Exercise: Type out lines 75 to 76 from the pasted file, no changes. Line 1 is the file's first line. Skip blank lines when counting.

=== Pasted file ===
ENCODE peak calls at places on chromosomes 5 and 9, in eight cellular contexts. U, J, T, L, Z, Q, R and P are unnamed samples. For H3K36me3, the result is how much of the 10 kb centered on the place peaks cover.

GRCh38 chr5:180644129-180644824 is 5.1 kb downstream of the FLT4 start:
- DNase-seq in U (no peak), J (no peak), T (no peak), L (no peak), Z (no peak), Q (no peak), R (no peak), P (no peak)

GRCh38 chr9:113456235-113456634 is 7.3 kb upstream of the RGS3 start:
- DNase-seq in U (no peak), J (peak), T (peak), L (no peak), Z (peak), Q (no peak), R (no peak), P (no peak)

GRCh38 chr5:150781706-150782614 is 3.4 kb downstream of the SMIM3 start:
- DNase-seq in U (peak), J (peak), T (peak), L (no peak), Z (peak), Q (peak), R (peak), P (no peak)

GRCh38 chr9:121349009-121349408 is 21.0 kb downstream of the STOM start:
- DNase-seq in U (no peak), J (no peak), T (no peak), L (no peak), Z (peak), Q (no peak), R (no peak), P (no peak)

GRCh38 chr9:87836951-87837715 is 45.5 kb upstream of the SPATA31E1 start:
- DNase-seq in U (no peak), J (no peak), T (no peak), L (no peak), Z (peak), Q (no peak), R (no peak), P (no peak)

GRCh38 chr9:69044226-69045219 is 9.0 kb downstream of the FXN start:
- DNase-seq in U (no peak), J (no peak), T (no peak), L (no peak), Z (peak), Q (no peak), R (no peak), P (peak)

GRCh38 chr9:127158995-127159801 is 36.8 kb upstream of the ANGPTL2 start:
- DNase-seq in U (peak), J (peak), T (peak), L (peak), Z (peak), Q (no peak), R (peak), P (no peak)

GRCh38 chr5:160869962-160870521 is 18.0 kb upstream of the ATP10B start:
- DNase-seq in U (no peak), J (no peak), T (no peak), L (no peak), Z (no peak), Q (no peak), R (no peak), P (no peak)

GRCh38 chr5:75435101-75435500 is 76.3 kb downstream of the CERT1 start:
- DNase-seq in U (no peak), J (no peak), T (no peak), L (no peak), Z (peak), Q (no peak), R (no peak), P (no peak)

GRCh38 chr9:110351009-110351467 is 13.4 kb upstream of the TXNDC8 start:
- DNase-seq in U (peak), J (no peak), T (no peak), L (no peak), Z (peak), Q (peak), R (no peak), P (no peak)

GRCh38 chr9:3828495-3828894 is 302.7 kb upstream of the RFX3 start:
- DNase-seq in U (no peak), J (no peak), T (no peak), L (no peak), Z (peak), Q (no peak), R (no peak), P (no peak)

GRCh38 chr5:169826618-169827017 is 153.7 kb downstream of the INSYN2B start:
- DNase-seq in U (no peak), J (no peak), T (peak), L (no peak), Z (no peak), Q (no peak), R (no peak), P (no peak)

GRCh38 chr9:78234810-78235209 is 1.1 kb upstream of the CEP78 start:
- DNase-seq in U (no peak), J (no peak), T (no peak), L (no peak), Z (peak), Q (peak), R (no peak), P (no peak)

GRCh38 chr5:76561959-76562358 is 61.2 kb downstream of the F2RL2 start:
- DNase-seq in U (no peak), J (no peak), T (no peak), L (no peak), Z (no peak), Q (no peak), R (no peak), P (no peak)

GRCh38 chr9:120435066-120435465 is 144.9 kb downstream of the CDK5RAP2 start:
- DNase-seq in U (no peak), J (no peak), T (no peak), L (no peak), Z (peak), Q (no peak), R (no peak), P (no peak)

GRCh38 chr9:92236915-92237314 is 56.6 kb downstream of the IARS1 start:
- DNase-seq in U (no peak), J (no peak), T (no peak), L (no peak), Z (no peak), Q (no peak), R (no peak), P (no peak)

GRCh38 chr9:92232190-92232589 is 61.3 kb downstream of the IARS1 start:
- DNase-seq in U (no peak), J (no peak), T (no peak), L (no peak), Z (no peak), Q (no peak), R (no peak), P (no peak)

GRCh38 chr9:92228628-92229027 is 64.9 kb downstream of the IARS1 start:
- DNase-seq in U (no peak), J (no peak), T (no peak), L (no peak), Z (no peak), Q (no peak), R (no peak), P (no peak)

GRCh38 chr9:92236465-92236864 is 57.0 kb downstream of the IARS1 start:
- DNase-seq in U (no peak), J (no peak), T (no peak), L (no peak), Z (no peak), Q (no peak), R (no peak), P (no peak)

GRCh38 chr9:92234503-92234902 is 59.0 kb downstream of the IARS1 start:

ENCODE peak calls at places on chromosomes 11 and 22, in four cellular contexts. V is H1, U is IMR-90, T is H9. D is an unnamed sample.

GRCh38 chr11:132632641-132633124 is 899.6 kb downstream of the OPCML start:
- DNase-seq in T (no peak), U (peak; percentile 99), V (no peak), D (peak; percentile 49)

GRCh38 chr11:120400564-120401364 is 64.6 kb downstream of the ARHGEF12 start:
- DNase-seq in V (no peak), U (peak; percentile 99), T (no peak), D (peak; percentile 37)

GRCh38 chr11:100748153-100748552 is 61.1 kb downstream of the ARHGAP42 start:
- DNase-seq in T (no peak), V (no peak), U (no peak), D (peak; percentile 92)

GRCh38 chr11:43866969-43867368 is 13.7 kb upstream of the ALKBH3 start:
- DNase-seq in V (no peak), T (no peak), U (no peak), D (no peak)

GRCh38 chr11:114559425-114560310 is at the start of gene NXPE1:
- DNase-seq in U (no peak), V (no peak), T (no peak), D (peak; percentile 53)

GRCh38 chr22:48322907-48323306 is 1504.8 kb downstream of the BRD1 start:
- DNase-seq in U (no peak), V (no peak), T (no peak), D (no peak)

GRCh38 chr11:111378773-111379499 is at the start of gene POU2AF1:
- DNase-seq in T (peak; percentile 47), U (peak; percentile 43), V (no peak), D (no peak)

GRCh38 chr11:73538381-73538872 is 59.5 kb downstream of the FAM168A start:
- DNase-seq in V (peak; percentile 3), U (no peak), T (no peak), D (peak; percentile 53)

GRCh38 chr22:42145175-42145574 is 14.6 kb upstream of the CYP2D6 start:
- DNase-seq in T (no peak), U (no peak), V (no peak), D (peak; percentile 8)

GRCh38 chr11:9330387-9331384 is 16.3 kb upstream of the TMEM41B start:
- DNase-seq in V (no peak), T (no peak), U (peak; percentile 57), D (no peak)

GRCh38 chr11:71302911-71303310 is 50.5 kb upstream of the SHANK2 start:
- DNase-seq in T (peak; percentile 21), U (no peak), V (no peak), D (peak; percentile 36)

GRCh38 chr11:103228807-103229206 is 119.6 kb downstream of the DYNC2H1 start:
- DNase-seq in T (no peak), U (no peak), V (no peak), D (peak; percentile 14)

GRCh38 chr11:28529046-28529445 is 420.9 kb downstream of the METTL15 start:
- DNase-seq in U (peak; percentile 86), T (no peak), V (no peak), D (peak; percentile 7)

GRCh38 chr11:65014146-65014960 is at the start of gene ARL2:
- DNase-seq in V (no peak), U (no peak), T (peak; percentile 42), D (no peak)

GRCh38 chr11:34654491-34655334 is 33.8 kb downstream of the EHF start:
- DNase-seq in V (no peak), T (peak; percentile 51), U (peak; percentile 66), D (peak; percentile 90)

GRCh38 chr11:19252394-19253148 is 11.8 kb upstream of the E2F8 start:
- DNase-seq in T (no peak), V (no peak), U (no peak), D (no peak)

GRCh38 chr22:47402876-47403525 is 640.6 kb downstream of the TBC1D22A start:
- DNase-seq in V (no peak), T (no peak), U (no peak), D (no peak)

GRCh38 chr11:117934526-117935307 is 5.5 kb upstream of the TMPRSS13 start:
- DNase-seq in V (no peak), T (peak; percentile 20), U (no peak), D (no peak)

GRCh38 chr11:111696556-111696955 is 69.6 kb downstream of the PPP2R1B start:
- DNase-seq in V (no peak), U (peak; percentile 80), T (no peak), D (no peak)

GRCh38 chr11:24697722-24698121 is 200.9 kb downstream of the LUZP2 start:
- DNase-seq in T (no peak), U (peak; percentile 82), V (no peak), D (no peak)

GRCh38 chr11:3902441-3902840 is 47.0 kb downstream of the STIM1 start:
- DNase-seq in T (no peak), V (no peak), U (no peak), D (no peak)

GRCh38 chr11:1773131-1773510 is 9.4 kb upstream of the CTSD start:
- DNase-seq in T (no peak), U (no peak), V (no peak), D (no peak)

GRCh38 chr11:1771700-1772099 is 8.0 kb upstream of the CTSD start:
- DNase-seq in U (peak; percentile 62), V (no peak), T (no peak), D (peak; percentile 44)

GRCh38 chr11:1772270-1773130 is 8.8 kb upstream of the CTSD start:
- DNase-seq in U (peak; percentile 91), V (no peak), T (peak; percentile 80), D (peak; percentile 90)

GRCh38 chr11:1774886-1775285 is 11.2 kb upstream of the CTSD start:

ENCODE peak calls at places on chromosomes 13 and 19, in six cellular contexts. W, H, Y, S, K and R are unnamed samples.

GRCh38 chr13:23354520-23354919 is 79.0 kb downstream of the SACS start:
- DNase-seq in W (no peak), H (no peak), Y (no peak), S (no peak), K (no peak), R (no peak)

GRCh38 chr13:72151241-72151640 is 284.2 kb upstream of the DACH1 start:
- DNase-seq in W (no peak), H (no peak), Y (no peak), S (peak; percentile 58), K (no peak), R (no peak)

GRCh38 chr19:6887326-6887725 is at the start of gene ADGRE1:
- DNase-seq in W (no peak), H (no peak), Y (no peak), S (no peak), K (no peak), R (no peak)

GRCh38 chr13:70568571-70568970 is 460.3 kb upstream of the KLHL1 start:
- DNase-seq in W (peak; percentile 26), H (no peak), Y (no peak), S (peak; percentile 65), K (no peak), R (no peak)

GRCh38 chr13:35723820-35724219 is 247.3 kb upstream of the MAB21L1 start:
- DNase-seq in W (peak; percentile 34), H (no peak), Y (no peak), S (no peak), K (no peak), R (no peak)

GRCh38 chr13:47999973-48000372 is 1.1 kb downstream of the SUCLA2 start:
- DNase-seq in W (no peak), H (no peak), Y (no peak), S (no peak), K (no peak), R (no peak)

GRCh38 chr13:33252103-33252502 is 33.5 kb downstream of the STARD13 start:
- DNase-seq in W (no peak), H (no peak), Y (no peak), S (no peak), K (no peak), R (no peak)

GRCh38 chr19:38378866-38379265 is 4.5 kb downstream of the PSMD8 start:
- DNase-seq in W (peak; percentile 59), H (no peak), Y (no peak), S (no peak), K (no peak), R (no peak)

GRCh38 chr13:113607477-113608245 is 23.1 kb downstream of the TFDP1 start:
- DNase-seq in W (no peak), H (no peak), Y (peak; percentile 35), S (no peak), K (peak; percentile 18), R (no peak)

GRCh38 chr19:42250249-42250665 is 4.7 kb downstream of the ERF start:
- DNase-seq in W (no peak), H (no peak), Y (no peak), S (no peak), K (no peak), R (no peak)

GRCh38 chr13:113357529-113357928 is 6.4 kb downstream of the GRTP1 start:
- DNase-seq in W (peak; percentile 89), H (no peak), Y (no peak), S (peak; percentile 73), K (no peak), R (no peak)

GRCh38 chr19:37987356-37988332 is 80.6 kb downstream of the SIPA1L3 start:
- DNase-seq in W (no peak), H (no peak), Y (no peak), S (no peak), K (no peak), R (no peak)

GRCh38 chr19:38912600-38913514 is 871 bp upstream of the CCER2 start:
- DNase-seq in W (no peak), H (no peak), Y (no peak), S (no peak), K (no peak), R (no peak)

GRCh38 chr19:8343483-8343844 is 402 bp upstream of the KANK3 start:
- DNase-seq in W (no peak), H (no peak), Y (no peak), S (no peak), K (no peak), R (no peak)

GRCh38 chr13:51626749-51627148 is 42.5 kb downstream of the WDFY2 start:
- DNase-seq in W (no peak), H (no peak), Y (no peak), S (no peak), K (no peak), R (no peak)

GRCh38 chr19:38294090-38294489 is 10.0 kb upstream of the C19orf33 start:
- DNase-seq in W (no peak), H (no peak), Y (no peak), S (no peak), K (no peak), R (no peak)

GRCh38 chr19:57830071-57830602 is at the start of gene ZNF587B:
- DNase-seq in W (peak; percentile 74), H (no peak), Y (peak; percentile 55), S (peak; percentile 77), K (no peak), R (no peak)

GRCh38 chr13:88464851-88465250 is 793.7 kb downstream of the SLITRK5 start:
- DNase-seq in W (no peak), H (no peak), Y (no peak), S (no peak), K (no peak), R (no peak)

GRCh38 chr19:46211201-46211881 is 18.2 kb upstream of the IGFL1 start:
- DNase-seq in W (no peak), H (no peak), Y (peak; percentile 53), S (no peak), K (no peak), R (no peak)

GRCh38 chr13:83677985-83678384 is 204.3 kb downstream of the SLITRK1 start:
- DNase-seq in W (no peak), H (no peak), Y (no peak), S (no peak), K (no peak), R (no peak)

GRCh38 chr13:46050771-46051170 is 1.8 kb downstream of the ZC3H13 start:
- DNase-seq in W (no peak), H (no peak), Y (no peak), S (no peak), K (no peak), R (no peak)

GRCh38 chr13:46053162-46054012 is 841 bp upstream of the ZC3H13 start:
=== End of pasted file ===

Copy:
- DNase-seq in V (no peak), T (no peak), U (no peak), D (no peak)

GRCh38 chr11:117934526-117935307 is 5.5 kb upstream of the TMPRSS13 start: